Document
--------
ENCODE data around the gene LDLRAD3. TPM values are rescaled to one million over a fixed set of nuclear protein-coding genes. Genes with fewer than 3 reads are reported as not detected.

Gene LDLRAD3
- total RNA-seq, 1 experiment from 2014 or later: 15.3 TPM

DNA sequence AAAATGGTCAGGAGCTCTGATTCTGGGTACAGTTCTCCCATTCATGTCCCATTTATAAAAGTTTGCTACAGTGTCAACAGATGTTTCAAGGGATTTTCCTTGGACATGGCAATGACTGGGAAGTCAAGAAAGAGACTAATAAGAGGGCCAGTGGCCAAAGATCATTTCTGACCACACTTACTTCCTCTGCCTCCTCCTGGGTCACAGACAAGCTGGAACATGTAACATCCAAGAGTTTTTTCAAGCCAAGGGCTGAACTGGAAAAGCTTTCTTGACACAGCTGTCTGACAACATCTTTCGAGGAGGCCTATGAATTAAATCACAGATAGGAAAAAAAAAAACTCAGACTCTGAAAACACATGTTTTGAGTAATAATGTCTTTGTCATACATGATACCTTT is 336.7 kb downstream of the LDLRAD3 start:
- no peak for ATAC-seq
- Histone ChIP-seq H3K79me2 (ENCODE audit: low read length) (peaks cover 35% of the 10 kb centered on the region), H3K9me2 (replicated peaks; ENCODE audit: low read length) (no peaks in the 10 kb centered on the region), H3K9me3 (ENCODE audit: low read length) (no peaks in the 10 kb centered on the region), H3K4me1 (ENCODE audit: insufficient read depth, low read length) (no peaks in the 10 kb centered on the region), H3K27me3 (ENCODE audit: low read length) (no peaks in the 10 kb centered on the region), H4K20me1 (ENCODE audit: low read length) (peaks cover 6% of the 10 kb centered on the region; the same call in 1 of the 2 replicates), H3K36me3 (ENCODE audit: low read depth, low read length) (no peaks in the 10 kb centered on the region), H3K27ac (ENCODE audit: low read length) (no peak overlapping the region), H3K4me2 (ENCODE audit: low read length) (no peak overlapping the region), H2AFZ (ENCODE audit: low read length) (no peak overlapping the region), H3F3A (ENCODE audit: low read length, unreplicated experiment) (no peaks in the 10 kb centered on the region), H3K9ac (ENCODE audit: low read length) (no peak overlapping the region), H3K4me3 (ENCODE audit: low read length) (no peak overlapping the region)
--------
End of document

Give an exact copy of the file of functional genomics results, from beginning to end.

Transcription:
ENCODE data around the gene LDLRAD3. TPM values are rescaled to one million over a fixed set of nuclear protein-coding genes. Genes with fewer than 3 reads are reported as not detected.

Gene LDLRAD3
- total RNA-seq, 1 experiment from 2014 or later: 15.3 TPM

DNA sequence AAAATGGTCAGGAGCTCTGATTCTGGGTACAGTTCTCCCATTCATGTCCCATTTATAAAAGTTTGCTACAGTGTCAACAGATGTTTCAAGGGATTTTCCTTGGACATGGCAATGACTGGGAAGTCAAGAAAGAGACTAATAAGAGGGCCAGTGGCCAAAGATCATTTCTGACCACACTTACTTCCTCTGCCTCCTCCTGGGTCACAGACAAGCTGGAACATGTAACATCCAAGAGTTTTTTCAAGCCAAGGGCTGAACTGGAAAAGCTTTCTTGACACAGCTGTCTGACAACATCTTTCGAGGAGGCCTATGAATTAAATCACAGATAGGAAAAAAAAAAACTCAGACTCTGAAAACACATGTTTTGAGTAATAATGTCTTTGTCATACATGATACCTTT is 336.7 kb downstream of the LDLRAD3 start:
- no peak for ATAC-seq
- Histone ChIP-seq H3K79me2 (ENCODE audit: low read length) (peaks cover 35% of the 10 kb centered on the region), H3K9me2 (replicated peaks; ENCODE audit: low read length) (no peaks in the 10 kb centered on the region), H3K9me3 (ENCODE audit: low read length) (no peaks in the 10 kb centered on the region), H3K4me1 (ENCODE audit: insufficient read depth, low read length) (no peaks in the 10 kb centered on the region), H3K27me3 (ENCODE audit: low read length) (no peaks in the 10 kb centered on the region), H4K20me1 (ENCODE audit: low read length) (peaks cover 6% of the 10 kb centered on the region; the same call in 1 of the 2 replicates), H3K36me3 (ENCODE audit: low read depth, low read length) (no peaks in the 10 kb centered on the region), H3K27ac (ENCODE audit: low read length) (no peak overlapping the region), H3K4me2 (ENCODE audit: low read length) (no peak overlapping the region), H2AFZ (ENCODE audit: low read length) (no peak overlapping the region), H3F3A (ENCODE audit: low read length, unreplicated experiment) (no peaks in the 10 kb centered on the region), H3K9ac (ENCODE audit: low read length) (no peak overlapping the region), H3K4me3 (ENCODE audit: low read length) (no peak overlapping the region)